This Day in History

French troops successfully capture the Hospital Hill Redoubts

On this day, 4 July 1779, the French, under Vice-Admiral Carles-Henri comte d’Estaing, forced the unconditional surrender of British forces on Grenada following the attack and capture of the Hospital Hill Redoubts.

image001
Plan of the French attack on Grenada 4 July 1779

 

After capturing St. Vincent on 18 June, French forces sailed on 30 June, but difficulty from adverse winds reportedly dissuaded an attack on Barbados, thus the fleet set sail for Grenada. The British at Grenada had received news of the impending attack, leaving Governor Macartney to declare martial law and ready the island’s defenses with available forces: “101 Rank and file of the 48th Regiment, 24 Artillery recruits and between 300-400 Militia.” Believing Fort George inadequate, he decided to make the Hospital Hill Redoubts, located on a hill 400 feet high overlooking Fort George, his primary defense. The governor also sent for help from British naval forces in the Caribbean, hoping that Admiral Byron would be close by to come to his rescue.

At mid-afternoon on 2 July the French fleet, with 25 sail of the line, 12 frigates and over 6,500 soldiers and seamen, sailed down the western coast of Grenada and anchored off Moliniere Bay. By the end of the day 1,300–1,500 men landed and took control of the surrounding area. The British, with no forces to spare, could do nothing to prevent the landing.

On the night of 2 July the French began “a very long march to move round Hospital Hill.” The troops left Molinere and just before Grand Mal broke into two columns, the majority going towards de Pradine’s residence and the smaller force went towards the Hospital Hill, taking up position at Cherry Hill. That night the French tested the British by sending a ship towards the town. It fired a few shots, but withdrew after coming under fire from Hospital Hill. About 2 am, French forces made an attempt “to penetrate on our left along the River,” but received “such a reception, that they were soon thrown into confusion, lost their way, and were obliged to retreat.”

The French plan for taking Hospital Hill called for three columns of troops to attack Hospital Hill from the east and southeast, which meant that they had a long march during much of the day (3 July) in order to be at the designated position by nightfall. The plans also called for a false attack on the Hospital Hill from the west/north to distract the British. With the plans in place, the French sent a flag of truce to summon the British to surrender. D’Estaing believed that “Humanity requires it and the personal consideration which the Count d’Estaing has for Lord Macartney induces him in the most solemn and pressing manner to summon his Lordship to surrender.” Macartney refused, thus forcing the French attack.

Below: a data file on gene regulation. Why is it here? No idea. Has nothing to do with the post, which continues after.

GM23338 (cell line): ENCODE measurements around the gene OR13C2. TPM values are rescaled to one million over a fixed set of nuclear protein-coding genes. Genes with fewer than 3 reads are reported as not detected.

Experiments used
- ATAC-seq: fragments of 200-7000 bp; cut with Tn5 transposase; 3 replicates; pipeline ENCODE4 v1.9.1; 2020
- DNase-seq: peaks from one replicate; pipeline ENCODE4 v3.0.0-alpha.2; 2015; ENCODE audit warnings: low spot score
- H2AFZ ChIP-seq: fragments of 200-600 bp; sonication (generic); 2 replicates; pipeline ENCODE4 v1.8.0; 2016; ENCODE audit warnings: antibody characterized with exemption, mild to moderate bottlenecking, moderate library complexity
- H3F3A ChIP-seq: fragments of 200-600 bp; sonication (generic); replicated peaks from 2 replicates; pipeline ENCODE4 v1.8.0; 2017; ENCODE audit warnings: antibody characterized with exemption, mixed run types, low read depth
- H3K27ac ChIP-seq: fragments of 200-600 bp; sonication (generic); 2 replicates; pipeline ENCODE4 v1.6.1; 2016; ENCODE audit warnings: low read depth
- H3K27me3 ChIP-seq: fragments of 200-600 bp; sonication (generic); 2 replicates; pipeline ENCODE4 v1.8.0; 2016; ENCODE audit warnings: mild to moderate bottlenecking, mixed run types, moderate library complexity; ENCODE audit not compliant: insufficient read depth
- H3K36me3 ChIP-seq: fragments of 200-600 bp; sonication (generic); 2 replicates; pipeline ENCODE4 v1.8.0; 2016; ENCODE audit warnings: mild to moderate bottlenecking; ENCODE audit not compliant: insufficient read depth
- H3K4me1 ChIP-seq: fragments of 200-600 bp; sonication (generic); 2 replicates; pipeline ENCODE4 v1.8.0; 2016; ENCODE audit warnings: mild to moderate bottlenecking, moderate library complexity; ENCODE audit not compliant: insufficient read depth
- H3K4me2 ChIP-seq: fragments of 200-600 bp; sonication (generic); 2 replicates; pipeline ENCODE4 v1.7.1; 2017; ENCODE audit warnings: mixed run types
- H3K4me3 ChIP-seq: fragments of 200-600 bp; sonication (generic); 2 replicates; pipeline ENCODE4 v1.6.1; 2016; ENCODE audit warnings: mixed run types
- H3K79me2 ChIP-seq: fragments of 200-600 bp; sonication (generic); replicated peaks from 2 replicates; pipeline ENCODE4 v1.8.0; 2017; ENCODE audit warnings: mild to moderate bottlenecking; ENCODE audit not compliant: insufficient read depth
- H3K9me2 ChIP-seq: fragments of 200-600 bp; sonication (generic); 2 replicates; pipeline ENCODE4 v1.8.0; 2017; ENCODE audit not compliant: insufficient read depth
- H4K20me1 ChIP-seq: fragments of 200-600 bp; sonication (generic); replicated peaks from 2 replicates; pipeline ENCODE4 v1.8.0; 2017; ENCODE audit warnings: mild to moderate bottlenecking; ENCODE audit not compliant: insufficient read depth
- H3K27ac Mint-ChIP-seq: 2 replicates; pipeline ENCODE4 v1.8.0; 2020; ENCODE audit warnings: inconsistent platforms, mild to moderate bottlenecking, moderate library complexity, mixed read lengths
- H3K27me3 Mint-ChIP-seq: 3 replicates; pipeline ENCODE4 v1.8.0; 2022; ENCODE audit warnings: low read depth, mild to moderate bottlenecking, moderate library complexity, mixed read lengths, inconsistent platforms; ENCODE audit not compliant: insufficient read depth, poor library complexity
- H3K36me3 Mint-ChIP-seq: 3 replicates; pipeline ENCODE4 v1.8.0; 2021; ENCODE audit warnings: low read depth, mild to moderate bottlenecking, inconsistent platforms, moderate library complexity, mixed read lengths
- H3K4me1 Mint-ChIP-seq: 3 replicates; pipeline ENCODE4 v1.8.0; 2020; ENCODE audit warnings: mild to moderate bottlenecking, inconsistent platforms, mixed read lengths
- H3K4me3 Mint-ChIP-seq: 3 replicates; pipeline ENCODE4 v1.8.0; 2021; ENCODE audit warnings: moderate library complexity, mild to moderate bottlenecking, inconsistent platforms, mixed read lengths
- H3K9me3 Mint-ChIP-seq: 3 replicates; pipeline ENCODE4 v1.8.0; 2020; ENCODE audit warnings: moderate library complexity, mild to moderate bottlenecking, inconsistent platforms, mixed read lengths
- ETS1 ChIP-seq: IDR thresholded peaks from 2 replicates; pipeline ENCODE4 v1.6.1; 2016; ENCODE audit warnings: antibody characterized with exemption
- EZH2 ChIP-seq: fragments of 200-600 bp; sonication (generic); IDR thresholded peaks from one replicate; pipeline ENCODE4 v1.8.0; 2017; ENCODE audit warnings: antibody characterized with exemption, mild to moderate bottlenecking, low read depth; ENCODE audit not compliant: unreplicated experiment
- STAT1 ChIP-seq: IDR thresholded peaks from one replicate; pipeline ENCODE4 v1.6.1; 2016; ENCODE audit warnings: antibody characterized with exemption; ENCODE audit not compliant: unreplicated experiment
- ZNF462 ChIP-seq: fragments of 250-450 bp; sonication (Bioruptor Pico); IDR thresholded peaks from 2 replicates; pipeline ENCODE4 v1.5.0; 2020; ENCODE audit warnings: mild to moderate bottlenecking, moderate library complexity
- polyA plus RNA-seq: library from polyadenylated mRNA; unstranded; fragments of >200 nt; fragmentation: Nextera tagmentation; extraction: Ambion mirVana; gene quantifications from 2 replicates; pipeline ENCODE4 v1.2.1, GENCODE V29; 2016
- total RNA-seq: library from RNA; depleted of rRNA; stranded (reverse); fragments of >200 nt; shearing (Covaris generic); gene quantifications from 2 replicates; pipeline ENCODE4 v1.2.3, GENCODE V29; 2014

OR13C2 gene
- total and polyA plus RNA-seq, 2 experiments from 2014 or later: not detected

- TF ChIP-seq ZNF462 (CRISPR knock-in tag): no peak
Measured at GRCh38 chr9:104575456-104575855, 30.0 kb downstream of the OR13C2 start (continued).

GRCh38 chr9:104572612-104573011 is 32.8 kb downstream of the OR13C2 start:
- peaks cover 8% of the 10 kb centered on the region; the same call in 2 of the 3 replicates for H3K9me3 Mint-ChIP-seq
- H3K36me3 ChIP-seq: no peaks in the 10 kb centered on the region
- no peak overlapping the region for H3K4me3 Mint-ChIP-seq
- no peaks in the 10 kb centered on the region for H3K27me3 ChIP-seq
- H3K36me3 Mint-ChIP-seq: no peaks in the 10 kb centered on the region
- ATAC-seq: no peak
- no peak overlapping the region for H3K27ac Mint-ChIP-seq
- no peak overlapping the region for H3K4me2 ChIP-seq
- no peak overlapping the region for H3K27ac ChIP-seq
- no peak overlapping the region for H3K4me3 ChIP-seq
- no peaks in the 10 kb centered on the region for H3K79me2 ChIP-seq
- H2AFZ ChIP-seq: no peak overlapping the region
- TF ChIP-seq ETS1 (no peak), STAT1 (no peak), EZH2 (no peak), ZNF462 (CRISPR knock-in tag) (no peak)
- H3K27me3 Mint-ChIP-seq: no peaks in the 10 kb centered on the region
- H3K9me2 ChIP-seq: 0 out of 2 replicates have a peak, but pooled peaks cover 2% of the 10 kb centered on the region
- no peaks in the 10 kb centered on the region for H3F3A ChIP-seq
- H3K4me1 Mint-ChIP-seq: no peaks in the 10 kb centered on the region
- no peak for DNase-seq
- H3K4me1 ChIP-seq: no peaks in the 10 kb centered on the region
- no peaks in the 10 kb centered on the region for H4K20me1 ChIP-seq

The French soldiers “silently started up the steep paths that led to the summit of the hill” around 11 pm on 3 July. By midnight “the troops moved and spread themselves” after they had reached William Lucas’ house, the site of the current Government House, about a mile from Hospital Hill where the forces gathered. At around 2 am on 4 July the smaller force that had marched towards the St. John River began the planned false attack. The other forces formed themselves into three columns and began the final assault of the Hospital Hill. An advanced guard at the head of the left column (under the Comte de Durat, future governor) was able to get “through or across the palisade, began climbing the hill.” The rest of the left column “followed through the breach made by the advance guard.” Before long, the overwhelming numbers of d’Estaing’s forces had stormed the Hospital Hill Redoubts and the British forces “were driven from each position in succession.” It took the French about an hour to capture the British position. Macartney and some of his men left before the redoubts were captured and took up position in Fort George, complaining that the free coloureds and the greatest part of the French militia deserted soon after the French attack began.